said, he should be sorry to express an opinion on the books from which the hon. Member had quoted until he had had an opportunity of studying them. He must say he was thankful for such a speech as had just been delivered on the 17th of August—at such a time the interest of the House of Commons in speeches of hon. Members had already flagged, and they were not treated to such amusing dissertations very often. Even from the specimens which the hon. Member had given them, he should not care to give a criticism of 1050 these books. When the hon. Member had referred to Moore and Mangan he could not suppress a cheer. With Moore he had long been acquainted; but it was only within the last year that he had got a strong feeling for Mangan's poetry. But the latter was poetry for mature years, and the poetry of Moore was hardly poetry which one would care to put in the hands of youth. He thought the hon. Member had quoted, with a certain amount of unnecessary depreciation, the poetry of Campbell and Cowper; for the sort of reading to which the hon. Member had treated the Committee did very well, and was very intelligible to children under the age of 12—certainly, quite as intelligible to them as would be the poetry of Mangan. And as to the books the hon. Member had. read from, geographical works, and works descriptive of the different nationalities, they appeared to him very much the sort of reading his own youth was nurtured up to about the ago of 10. The gentleman who described Wales as the hon. Member had pointed out would, no doubt, describe the typical Irishman as dressed in a swallow-tail coat and brass buttons, and with knee-breeches; and would describe the Englishman similarly costumed, but with top boots. Still, that was the kind of reading that did very well for children up to about 10 years of age. He had read with very great interest some of the books of the Christian Brothers; and if the hon. Member brought before him some of those books, and asked why they were not used in the higher classes, he should find it very hard, perhaps, to answer, because it seemed to him that they possessed very great literary merit, and he was unable to see that they could do any possible harm. The particular suggestion of the hon. Member for Monaghan (Mr. Healy), that the evils of Ireland were produced not by those causes which produced evils in all other countries—that was to say, by the moral defects of the inhabitants—which were the same in Ireland as elsewhere, but were produced by the presence of landlords, was a proposition which he did not think it would be proper to set forth in a school book. If the hon. Member for Monaghan wished to follow up the subject, he should be very glad to have a talk with him upon it; and if the hon. Member knew of any book which was excluded from 1051 the National Schools on account of two or three excerpts from the National literature, or from the passages being of a somewhat more interesting kind than people usually put in school books, he should be glad if the hon. Member would mention them, so that he might consider whether they could not be included in the National répertoire. As to the Model Schools mentioned by the hon. Member opposite (Mr. Dawson), he was not going to commit himself to a general opinion with regard to those upon the present Vote. If the hon. Member would move a reduction of the Vote, then he would meet him as necessity required; but when they had schools which commanded the confidence of a considerable portion of the population, and which occupied a certain position—a position rather dubious and amphibious perhaps—between the middle class schools and the elementary schools, he thought Parliament ought to be very slow before it refused to grant money for their support. It might be that as elementary schools they were expensive; but that would not be the case if they were regarded as middle class schools. As middle class schools they were extremely cheap, and as institutions which kept up a very high standard of education in different parts of Ireland, he must say that a change which more thoroughly sustained, and one that recommended itself more strongly in its details to the general sense of Parliament, would have to be brought before Parliament before the House would refuse to pass this Vote. He did not think on this occasion he could give any more definite statement than this.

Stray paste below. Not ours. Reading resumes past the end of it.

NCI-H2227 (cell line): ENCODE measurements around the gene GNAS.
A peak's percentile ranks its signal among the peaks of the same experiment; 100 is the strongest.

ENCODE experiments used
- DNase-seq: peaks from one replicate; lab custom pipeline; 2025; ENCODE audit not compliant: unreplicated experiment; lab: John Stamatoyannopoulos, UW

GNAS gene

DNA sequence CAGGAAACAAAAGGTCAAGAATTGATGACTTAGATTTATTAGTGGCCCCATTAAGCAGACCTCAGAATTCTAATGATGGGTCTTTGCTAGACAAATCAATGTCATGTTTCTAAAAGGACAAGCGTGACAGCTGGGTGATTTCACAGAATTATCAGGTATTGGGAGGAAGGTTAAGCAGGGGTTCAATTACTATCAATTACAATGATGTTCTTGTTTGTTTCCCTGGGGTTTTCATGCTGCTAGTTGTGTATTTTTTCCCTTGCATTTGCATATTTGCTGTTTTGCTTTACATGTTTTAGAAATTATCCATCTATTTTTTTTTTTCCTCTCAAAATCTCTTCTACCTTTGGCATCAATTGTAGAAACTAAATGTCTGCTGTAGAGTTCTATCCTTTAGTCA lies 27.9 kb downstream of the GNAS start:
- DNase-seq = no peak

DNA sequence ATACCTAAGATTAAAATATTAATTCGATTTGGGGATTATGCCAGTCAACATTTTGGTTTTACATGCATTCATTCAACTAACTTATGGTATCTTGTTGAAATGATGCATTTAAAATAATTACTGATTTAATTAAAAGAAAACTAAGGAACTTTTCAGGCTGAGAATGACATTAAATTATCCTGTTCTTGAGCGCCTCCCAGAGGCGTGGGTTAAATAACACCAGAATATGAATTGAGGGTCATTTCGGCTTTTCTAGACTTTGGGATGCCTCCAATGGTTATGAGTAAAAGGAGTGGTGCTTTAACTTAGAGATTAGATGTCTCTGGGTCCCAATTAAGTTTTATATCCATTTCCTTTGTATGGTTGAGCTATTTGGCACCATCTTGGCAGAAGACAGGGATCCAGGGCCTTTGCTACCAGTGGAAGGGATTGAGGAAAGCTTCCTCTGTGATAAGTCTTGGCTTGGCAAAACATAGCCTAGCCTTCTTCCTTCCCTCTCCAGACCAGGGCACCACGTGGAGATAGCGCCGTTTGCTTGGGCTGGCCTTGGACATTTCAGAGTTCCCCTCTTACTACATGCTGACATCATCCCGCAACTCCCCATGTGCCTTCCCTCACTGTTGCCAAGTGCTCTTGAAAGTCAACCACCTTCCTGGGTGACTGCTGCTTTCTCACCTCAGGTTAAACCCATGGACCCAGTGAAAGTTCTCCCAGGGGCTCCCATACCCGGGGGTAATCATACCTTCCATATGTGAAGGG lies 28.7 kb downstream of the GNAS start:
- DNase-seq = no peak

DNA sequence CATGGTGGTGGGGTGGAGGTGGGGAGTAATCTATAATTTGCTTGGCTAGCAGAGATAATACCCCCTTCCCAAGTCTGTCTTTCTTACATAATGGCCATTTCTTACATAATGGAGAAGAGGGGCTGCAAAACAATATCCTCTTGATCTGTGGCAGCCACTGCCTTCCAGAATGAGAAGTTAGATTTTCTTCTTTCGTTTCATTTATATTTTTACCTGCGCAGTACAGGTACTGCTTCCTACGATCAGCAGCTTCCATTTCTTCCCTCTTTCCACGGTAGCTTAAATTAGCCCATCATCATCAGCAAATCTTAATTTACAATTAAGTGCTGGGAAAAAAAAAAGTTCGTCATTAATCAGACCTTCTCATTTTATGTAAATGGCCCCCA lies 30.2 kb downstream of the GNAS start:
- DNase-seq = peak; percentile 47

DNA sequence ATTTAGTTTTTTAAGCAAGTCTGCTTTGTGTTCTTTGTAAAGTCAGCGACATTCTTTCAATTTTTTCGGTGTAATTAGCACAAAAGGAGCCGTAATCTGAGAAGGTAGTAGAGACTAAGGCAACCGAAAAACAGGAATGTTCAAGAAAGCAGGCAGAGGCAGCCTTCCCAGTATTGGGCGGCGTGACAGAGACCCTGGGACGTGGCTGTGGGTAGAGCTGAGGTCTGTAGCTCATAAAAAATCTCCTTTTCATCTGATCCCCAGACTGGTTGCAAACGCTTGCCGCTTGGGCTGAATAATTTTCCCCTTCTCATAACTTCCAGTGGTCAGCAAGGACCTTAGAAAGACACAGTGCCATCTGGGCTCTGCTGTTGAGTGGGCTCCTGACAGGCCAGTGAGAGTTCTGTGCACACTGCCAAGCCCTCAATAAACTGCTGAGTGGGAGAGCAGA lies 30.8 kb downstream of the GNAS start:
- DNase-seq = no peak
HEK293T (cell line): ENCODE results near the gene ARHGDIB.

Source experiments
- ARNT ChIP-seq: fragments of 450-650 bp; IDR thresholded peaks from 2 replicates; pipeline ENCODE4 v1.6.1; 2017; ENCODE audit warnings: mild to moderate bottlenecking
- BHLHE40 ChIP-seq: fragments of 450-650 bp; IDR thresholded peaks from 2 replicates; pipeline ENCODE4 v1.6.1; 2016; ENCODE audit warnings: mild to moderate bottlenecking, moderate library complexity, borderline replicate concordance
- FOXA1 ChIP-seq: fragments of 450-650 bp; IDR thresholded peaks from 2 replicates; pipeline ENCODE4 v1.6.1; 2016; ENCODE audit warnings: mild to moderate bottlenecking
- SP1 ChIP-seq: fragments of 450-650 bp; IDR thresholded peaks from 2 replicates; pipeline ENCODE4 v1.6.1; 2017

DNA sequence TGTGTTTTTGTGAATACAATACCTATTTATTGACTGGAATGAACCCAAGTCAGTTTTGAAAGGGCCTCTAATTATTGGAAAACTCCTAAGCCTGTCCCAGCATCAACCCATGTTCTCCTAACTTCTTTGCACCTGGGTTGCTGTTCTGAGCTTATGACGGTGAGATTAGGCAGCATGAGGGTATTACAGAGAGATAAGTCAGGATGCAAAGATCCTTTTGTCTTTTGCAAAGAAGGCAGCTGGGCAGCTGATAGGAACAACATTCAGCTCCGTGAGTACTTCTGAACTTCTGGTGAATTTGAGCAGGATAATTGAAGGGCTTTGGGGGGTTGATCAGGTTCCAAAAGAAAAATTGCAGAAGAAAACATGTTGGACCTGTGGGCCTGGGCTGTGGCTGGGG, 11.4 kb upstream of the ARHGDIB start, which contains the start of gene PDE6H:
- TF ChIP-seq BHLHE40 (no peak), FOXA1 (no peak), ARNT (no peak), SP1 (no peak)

§ COLONEL NOLAN